1. First, the ALJ determines whether the claimant is "doing substantial gainful activity." 20 C.F.R. § 404.1520(a)(4)(i). If so, the claimant is not disabled.

         2. If the claimant is not gainfully employed, the ALJ next determines whether the claimant has a "severe medically determinable physical or mental impairment." Id. § 404.1520(a)(4)(h). To be considered severe, the impairment must "significantly limit[] [the claimant's] physical or mental ability to do basic work activities." Id. § 404.1520(c). Basic work activities are the "abilities and aptitudes to do most jobs, " such as lifting, carrying, reaching, understanding, carrying out and remembering simple instructions, responding appropriately to co-workers, and dealing with changes in routine. Id. § 404.1521(b). Further, the impairment must either have lasted for "a continuous period of at least twelve months, " be expected to last for such a period, or be expected "to result in death." Id. § 404.1509 (incorporated by reference in 20 C.F.R. § 404.1520(a)(4)(h)). The "step-two inquiry is a de minimis screening device to dispose of groundless claims." Smolen v. Chafer, 80 F.3d 1273, 1290 (9th Cir. 1996). If the claimant does not have a severe impairment, then the claimant is not disabled.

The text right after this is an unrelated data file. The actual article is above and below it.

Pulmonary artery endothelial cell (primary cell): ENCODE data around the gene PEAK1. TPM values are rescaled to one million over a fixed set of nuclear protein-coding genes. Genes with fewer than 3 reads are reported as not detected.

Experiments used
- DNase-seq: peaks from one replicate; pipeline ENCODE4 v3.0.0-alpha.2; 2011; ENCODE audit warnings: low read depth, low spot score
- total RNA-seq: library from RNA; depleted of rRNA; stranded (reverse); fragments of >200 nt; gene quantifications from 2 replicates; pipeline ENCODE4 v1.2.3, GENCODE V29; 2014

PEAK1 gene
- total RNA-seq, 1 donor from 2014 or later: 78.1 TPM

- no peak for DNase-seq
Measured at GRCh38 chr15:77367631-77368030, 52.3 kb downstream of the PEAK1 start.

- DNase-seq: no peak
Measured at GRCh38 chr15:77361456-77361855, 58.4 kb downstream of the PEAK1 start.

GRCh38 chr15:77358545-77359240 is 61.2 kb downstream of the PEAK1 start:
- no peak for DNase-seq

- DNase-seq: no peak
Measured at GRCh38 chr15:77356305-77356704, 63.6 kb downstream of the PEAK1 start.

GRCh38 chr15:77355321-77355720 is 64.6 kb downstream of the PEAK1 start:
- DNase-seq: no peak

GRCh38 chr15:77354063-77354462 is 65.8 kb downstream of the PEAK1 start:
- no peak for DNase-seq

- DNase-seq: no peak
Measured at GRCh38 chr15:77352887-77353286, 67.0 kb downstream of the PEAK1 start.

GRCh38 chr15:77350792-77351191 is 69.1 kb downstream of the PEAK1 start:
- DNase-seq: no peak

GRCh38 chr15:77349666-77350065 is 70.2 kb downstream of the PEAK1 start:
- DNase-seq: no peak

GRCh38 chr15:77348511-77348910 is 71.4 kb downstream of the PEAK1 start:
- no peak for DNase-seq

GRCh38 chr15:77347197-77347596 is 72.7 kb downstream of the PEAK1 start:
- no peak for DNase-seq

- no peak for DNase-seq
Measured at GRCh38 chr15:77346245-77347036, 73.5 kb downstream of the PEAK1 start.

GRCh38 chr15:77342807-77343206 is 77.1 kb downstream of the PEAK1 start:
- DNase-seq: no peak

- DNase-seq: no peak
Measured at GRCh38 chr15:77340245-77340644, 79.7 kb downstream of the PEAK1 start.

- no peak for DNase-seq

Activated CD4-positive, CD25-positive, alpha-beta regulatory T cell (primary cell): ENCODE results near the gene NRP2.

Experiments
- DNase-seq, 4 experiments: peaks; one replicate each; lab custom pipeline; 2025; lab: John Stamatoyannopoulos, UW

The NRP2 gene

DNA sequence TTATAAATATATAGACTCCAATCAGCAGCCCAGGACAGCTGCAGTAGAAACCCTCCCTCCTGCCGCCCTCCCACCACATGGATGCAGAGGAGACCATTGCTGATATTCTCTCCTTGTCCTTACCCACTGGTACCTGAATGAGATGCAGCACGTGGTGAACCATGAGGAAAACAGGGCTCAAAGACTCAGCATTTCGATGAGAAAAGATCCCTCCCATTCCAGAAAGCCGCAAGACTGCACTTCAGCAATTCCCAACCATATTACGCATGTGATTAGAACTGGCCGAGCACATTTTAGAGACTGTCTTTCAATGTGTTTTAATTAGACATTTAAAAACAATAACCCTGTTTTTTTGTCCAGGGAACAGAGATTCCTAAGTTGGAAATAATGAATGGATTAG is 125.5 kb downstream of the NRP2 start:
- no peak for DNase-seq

3. Having found a severe impairment, the ALJ next determines whether the impairment "meets or equals" one of the impairments listed in the regulations. 20 C.F.R. §404.1520(a)(4)(iii). If so, the claimant is found disabled without further inquiry. If not, before proceeding to the next step, the ALJ will make a finding regarding the claimant's "residual functional capacity ["RFC"] based on all the relevant medical and other evidence in [the] case record." Id. § 404.1520(e). A claimant's RFC is the most he can still do despite all his impairments, including those that are not severe, and any related symptoms. Id. § 404.1545(a)(1).

         4. At step four, the ALJ determines whether, despite the impairments, the claimant can still perform "past relevant work." Id. § 404.1520(a)(4)(iv). To make this determination, the ALJ compares his RFC "assessment. . . with the physical and mental demands of [the claimant's] past relevant work." Id. ยง 404.1520(f). If the claimant can still perform the kind of work he ...